This person needs me now

Al Cariño, OMI
Editor: Mindanao Cross
Reproduced with Permission

15th Sunday in ordinary times

A story is told of a rich man who saw a beggar on the street as he was walking back to his house for dinner. As there was plenty of food on his table, he was much troubled by the thought that the beggar had none. The rich man became angry at God for not taking care of the poor and said, “God, why do you allow this? Why don't you send someone to give the beggar some food?” God replied, “O, yes, I have. Why do you think I created you?”

It took God to tell the rich man that he was to share what he had with those in need. Which is Jesus' teaching on the supremacy of love.

One day an expert in the law asked Jesus, “What shall I do to inherit life?” Jesus answered the question with another question: “What is written in the law?” The lawyer recited with authority the two greatest commandments in the law. At this Jesus told him that he answered correctly and added, “Do this and you will live.” But not satisfied with generalities, the lawyer asked further, “Who is my neighbor?” Jesus replied with the Parable of the Good Samaritan (Lk. 10: 25-37). The parable is a story about the least likely person showing love to someone he was supposed to despise.

The parable begins with a man on his way from Jerusalem to Jericho who fell victim to robbers. He was beaten and was left half-dead on the road. A priest and a Levite both saw the man, but they crossed over to the other side of the road and continued on their journey. Then a Samaritan came by the victim. Moved with compassion, he went up to him, cleaned and bound up his wounds. He then carried him to his beast and brought him to an inn. He cared for him the whole night. The following day, he asked the innkeeper to care for him in his stead and left him with some money. If more was spent, he would pay for it on his way back. For him, the dying person had become more important than his comfort and even a delay in his journey.

In the parable, the priest and the Levite used religion to justify their neglect of the victim. For to help an injured person would make them unclean according to the law and thus unable to perform their ritual tasks in the temple. Thus for them their temple functions were more important than helping an injured and dying person.

There is something significant in a Samaritan helping a Jew. The Samaritans were the historical enemies of the Jews. They were despised as half-caste descendants of northern Jews who had inter–married with foreign settlers. When the southern Jews returned from exile in 520 BC, they refused to allow the Samaritans to help them rebuild the temple. In retaliation, the Samaritans established their rival priesthood and temple.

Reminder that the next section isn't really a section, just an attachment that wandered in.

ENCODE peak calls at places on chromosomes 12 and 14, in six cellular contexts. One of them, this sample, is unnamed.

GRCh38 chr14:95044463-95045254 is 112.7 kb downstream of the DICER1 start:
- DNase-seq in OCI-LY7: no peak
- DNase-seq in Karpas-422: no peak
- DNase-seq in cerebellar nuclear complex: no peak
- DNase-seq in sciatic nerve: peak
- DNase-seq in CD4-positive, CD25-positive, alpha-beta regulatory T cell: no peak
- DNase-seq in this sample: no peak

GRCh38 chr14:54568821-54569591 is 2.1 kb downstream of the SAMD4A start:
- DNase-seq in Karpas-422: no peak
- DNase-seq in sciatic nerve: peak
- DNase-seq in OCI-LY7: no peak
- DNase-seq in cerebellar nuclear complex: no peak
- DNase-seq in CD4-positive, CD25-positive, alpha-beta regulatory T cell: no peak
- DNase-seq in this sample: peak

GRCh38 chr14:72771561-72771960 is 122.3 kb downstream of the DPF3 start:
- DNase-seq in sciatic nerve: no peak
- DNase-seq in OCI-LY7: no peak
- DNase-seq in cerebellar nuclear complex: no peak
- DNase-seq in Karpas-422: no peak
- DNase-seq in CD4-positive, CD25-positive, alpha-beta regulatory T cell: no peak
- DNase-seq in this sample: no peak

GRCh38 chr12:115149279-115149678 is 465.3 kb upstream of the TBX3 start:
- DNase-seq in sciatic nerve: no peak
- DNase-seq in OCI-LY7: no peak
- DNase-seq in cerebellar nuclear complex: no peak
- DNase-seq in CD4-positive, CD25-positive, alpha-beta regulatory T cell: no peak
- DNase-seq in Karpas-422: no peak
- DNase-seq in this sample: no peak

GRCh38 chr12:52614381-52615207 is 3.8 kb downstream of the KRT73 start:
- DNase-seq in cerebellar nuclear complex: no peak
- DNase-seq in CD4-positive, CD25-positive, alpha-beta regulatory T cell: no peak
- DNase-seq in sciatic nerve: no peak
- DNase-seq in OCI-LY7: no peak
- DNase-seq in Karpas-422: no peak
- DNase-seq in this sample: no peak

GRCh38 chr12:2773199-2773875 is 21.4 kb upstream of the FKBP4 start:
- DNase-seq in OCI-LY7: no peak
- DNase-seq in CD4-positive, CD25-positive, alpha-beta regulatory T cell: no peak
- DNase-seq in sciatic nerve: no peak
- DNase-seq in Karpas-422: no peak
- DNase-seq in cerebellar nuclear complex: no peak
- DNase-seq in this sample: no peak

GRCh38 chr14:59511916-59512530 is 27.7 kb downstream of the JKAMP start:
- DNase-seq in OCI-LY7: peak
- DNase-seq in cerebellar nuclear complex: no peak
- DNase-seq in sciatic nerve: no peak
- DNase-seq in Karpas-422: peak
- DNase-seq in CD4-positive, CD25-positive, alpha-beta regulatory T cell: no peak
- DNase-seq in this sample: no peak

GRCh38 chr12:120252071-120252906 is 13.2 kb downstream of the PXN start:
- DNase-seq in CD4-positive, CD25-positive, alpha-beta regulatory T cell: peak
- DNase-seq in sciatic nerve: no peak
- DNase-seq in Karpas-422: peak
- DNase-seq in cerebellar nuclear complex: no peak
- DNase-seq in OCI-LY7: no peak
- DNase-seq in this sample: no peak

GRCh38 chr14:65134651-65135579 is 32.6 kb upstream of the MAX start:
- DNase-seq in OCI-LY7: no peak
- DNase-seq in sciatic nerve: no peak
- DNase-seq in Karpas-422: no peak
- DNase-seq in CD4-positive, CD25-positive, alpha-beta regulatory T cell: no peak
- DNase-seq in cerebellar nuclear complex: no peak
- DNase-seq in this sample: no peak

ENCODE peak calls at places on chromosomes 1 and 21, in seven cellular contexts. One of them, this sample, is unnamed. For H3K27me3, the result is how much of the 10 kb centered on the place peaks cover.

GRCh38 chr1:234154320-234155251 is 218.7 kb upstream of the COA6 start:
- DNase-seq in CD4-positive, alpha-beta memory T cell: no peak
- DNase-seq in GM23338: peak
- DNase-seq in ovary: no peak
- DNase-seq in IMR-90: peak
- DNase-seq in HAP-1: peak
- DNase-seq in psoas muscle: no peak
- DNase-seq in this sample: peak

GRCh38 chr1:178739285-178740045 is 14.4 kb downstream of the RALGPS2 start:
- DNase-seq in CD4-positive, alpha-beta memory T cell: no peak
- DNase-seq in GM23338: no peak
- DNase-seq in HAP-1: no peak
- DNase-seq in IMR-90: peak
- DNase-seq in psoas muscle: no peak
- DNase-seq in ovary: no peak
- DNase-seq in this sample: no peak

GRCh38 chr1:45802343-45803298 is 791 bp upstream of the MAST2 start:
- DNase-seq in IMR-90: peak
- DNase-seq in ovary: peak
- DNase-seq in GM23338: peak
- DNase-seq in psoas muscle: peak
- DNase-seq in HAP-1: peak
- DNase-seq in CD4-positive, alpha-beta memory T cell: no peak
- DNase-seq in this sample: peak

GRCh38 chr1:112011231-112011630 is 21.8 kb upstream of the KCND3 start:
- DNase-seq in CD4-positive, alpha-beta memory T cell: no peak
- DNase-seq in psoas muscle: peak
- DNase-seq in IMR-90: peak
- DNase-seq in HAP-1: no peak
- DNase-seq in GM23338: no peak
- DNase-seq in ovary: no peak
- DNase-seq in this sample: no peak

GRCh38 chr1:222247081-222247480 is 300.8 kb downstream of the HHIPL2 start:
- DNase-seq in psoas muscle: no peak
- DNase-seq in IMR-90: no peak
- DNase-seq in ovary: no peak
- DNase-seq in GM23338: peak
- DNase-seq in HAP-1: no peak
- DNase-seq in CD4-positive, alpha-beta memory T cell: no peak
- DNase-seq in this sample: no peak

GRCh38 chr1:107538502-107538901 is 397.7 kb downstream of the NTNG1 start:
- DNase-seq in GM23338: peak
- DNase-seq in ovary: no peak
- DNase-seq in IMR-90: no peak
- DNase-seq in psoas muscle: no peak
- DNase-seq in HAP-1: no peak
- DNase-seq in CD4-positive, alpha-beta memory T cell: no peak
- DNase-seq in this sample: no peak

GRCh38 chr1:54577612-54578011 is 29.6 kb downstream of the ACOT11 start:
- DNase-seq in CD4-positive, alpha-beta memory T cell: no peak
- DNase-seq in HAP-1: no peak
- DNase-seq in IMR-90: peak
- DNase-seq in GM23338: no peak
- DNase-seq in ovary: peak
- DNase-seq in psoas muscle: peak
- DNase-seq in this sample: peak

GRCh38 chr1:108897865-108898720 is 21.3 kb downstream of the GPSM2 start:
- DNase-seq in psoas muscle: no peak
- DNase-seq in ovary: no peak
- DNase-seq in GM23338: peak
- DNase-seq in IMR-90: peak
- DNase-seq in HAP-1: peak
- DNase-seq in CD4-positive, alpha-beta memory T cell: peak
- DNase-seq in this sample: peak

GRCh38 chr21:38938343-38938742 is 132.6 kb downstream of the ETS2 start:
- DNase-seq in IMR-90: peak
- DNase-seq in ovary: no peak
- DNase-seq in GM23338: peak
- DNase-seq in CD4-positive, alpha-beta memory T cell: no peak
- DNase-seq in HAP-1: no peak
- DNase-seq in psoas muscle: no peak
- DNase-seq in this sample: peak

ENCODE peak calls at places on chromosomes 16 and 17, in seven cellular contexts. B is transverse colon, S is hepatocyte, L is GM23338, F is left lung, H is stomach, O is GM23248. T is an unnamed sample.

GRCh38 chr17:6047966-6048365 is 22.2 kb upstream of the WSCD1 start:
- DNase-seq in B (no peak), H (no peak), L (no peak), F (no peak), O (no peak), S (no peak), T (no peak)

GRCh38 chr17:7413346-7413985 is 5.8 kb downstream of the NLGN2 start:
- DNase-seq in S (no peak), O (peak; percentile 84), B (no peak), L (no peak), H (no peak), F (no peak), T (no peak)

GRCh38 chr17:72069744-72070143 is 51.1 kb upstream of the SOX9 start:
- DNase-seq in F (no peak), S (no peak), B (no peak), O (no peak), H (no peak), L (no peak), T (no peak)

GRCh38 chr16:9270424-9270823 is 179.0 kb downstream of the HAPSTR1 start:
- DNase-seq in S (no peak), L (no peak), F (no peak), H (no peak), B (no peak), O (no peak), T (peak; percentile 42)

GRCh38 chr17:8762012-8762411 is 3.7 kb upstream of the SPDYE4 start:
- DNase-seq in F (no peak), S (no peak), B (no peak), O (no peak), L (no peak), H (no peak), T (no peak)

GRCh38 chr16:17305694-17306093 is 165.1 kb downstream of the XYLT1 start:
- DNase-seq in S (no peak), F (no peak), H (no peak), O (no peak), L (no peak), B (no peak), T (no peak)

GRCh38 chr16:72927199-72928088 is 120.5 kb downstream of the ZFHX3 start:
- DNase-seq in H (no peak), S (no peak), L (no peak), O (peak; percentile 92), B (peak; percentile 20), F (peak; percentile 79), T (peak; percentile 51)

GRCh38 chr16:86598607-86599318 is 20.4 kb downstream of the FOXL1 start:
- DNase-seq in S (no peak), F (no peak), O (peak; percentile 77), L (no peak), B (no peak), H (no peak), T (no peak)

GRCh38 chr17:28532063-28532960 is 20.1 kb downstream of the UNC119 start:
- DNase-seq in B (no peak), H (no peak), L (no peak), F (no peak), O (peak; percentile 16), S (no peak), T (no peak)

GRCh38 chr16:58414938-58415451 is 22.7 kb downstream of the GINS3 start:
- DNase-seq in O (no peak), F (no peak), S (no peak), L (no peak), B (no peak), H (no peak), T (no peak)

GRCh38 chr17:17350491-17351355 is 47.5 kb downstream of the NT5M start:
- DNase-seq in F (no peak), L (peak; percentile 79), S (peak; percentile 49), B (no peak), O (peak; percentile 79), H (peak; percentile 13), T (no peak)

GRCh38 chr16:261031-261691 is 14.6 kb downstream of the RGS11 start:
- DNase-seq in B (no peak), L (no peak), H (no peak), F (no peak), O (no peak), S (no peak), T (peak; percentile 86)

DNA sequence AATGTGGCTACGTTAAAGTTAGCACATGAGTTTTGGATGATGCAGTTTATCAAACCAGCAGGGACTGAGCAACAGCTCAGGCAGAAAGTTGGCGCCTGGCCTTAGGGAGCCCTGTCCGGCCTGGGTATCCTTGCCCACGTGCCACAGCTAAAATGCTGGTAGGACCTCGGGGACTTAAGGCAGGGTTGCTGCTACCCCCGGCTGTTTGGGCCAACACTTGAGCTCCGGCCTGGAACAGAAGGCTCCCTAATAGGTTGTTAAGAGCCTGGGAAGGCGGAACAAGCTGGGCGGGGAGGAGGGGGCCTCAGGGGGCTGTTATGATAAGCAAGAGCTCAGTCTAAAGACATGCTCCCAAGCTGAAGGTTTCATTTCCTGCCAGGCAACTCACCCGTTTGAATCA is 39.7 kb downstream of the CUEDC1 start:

For the Jews, to love one's neighbor meant to love someone who belonged to the Jewish community. Thus the Samaritans were not worthy of their love or help. This became painfully clear when in answer to Jesus' final question, “Who was neighbor to the robbers' victim?,” the lawyer answered, “The one who treated him with mercy.” He could not even utter the word Samaritan, being so full of hatred for them. And anger, too, because Jesus made a Samaritan the hero of the story.

“Who is my neighbor?” A neighbor is not simply one who is dear to us like our parents, brothers or sisters, relatives and friends or one who lives next door. A neighbor is one in need — be this material, emotional or spiritual — regardless of age, sex, race, ideology or religion. In other words, when it comes to helping a person in need, namely, a neighbor, there is no distinction between Samaritans and Jews. Thus, being a neighbor to someone is not a question of geography or religion but of the heart, of love.

Our faith tells us that we can not love God without loving our neighbor. Conversely, we can not love our neighbor without loving God. But it is easy to find all kinds of excuses to go around this supreme precept of Christianity. We may say that our limited resources do not allow us to help everybody. Moreover, we say that charity begins at home. If this is our attitude, we may end up helping no one at all. The parable provides us with a practical rule to guide our actions: To come to the assistance of someone who needs my help at the moment I come across himher.

After narrating the story, Jesus asked the lawyer, “Which of these three was neighbor to the robbers' victim?” He answered, “The one who treated him with mercy.” Then to him Jesus said, “Go and do likewise.” With this, Jesus went beyond the initial question, “Who is my neighbor.” It has now become, “How do I prove myself a true neighbor to others?” The answer? “Go and do likewise,” that is, we are to act in the same manner as the Good Samaritan did when we come upon a person in need.